Writing A Terrible Life’s Legacy

Writing A Terrible Life’s Legacy

by Bill High

Can you imagine writing a terrible legacy for your life? All it takes is one choice.

For Jeroboam, this choice came at the pinnacle of his career. Jeroboam, one of the kings of Israel, started out with great promise. He caught the eye of his boss. He won assignment after assignment. Before becoming king, he was appointed as superintendent of all the public works activity.

Few will remember that before his kingship, Jeroboam was prophesied over. God gave him a promise:

If you do whatever I command you and walk in obedience to me and do what is right in my eyes by obeying my decrees and commands, as David my servant did, I will be with you. I will build you a dynasty as enduring as the one I built for David and will give Israel to you” (I Kings 11:38)

If Jeroboam would just obey God, then he would have an enduring legacy. Practically speaking, he was promised the 10 tribes of Israel—part of the kingdom. It was a glorious future, a bright promise.

Eventually the prophecy came true. Jeroboam son of Nebat was handed the 10 tribes. He became king over those tribes. But at this juncture, Jeroboam son of Nebat made a troubling choice.

He realized that those 10 tribes might leave their country in a pilgrimage to worship God in Jerusalem. If they did, their allegiance would switch to Jerusalem’s king, or at least, so he feared. As a matter of preserving his power, Jeroboam set up two golden calves and told his people, “It is too much for you to go up to Jerusalem. Here are your gods”  (I Kings 12:28). Through this one act, he led Israel into the sin of idolatry.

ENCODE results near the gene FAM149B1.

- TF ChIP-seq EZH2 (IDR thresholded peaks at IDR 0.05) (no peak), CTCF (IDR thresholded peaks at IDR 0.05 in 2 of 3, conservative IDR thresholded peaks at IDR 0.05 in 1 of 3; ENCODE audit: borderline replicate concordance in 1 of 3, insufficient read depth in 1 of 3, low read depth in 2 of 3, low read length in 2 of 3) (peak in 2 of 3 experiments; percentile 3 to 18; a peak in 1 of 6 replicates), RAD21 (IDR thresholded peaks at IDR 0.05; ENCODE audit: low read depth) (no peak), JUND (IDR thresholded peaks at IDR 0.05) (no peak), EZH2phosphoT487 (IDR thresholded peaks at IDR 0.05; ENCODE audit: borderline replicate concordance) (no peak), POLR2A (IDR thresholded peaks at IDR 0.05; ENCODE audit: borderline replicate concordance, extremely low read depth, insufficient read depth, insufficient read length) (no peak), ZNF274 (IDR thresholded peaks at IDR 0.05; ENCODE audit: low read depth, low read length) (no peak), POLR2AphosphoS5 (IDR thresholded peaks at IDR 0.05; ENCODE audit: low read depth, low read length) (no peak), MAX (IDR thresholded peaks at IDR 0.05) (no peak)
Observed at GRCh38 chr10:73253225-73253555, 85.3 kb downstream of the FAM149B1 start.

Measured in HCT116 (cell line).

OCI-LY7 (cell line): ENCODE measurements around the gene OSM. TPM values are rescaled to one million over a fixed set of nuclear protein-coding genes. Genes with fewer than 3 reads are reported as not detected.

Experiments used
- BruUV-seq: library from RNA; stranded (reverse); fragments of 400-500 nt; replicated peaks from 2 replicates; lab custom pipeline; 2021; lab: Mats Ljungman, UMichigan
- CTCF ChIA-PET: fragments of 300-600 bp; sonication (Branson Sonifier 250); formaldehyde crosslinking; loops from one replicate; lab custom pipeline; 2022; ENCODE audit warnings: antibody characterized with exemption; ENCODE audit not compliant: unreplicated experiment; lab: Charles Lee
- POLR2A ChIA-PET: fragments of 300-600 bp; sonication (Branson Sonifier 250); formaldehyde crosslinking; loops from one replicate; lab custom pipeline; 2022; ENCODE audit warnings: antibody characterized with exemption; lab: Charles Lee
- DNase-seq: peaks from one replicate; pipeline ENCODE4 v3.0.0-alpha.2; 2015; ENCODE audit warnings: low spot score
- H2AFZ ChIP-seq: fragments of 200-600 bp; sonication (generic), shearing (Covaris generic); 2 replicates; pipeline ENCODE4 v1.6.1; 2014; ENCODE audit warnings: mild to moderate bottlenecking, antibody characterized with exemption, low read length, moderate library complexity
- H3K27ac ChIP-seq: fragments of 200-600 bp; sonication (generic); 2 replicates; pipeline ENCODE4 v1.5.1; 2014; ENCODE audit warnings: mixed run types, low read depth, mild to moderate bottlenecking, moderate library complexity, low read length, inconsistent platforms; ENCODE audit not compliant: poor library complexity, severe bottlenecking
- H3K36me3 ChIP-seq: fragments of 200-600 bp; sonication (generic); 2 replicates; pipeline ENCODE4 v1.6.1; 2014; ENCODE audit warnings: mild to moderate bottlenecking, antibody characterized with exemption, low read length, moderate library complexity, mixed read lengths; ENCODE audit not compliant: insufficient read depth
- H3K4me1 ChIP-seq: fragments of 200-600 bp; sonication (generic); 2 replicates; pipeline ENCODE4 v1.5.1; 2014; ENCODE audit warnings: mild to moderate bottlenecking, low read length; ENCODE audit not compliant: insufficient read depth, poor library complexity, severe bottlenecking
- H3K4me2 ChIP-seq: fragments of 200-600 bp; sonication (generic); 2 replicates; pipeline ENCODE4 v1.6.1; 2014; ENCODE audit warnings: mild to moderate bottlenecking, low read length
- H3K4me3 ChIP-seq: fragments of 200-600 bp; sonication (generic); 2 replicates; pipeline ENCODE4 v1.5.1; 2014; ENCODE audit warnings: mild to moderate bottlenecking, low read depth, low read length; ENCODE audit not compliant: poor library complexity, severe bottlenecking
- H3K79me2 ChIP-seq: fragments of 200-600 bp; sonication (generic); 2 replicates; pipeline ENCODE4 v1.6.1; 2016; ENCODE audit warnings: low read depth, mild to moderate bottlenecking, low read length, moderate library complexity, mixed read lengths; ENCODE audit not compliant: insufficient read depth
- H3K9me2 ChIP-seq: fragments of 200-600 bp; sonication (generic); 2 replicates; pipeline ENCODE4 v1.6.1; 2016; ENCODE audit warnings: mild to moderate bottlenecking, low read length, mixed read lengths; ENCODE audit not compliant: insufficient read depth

Jeroboam chose maintaining his power over obeying the One who selected him in the first place.

He could have had an enduring legacy—one like David, who was revered for generations. But Jeroboam chose power instead. Because of this one choice, disaster came upon Jeroboam’s family. All of the sons of Jeroboam died and did not receive a proper burial—except for one innocent young child.

Worse still, as future evil kings of Israel arose, their legacy was compared to Jeroboam. Nineteen times the scripture records, “[H]e departed not all his days the sins of Jeroboam son of Nebat, who made Israel to sin.” Like a broken record, Jeroboam’s legacy of sin was repeated over and over.

Day by day, I think few of us realize the life legacy we are writing. We make choices that affect generations down the line. Perhaps it’s easier to ignore the impact of our choices because we can’t read the history books of our own lives, but we can envision them. What choices will you make today? Will those choices lead to a powerful, enduring legacy?

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Published July 5, 2016

Topics: Family Legacy


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